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radar

  • one year ago

Electricity problem from Jan. 1959 issue of QST; Using Ohm's law find.

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  1. radar
    • one year ago
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    "There are three (3) resistors in series, but you only know three things: R1 has a value of 2 Ohms, R2 dissipates 2 Watts, and R3 has a voltage drop of 2 volts across it. Given that the power supply is a 10.5 Volt battery, how can you puzzle out the value of R2 and R3, as well as the current, I?

  2. radar
    • one year ago
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    Hint: Don't be surprised that there may be more than one solution.

  3. anonymous
    • one year ago
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    \[I ^{2}*R2=P2=2wats,so I=\sqrt{P2/R2}\] ,where I is current,P2 is power dissipation of R2 resistor,R2 resistane of R2 resistor,Ubattery=U3+I*R1+I*R2,where Ubattery is 10.5 U3 is 2V,R1 is 2 Ohms,and from there its quadratic journey to unknown yet still reachable positive solution of R2

  4. radar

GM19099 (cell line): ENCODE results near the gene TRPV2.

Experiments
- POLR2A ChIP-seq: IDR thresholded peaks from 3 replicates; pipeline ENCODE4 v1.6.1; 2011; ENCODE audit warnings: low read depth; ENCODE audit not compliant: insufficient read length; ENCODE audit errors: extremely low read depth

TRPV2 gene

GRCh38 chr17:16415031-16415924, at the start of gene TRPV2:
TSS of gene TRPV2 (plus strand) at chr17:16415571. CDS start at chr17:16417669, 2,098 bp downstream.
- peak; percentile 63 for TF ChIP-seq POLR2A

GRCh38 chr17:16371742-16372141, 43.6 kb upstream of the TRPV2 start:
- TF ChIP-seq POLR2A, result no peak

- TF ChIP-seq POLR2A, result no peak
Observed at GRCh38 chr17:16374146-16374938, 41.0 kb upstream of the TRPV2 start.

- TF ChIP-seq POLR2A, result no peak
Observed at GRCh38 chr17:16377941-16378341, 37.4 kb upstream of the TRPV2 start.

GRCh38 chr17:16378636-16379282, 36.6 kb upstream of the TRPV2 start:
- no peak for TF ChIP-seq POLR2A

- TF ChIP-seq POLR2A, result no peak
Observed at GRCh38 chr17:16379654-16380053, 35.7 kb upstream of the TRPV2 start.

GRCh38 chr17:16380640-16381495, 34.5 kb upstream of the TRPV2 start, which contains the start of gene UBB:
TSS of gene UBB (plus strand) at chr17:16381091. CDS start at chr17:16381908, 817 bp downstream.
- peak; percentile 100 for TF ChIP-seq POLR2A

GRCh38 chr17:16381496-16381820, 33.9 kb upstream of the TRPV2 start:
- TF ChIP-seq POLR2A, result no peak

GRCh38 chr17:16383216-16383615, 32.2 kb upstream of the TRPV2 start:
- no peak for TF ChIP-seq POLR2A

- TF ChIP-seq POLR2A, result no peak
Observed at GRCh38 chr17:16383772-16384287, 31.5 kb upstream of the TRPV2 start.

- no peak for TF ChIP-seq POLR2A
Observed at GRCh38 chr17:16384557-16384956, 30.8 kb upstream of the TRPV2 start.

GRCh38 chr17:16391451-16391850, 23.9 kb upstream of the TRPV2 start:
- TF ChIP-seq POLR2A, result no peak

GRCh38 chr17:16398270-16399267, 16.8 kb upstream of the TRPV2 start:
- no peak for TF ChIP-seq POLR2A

• one year ago
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    Yes it results in a quadratic thus the two solutions.

  5. radar
    • one year ago
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    |dw:1440505617227:dw|

  6. radar
    • one year ago
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    |dw:1440593442334:dw||dw:1440593505020:dw|Multiply all terms by I getting: \[10.5I = 2I ^{2}+2+2I\]Consolidate similar terms and place in standard form. Getting:\[2I ^{2}-8.5I+2=0\]divide thru by 2 getting the quadratic in final form: \[I ^{2}-4.25I+1=0\] Solve for the two real values of current and the values of R2 and R3 with each value of current.

  7. souvik
    • one year ago
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    .

  8. radar
    • one year ago
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    Solving the quadratic (completing the square" method Arranging the equation: \[I ^{2}-4.25I = -1\]\[I ^{2}-4.25I + 4.515625 = -1 + 4.515625 = 3.515625\]\[(I-2.125)^{2}=3.515625\]\[I - 2.125=\pm \sqrt{3.515625}\]\[I=2.125\pm 1.875\]\[I = 4\]\[I=0.25\]The conditions of current are: I=4 Amps and I can equal 250 milliamps.

  9. radar
    • one year ago
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    When I = 4 Amps Then R2 =.125 Ohm and R3 = .5 Ohm When I = .25 Amps then R2= 32 Ohms and R3 = 8 Ohms

  10. radar
    • one year ago
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    |dw:1440684714597:dw||dw:1440684916591:dw|

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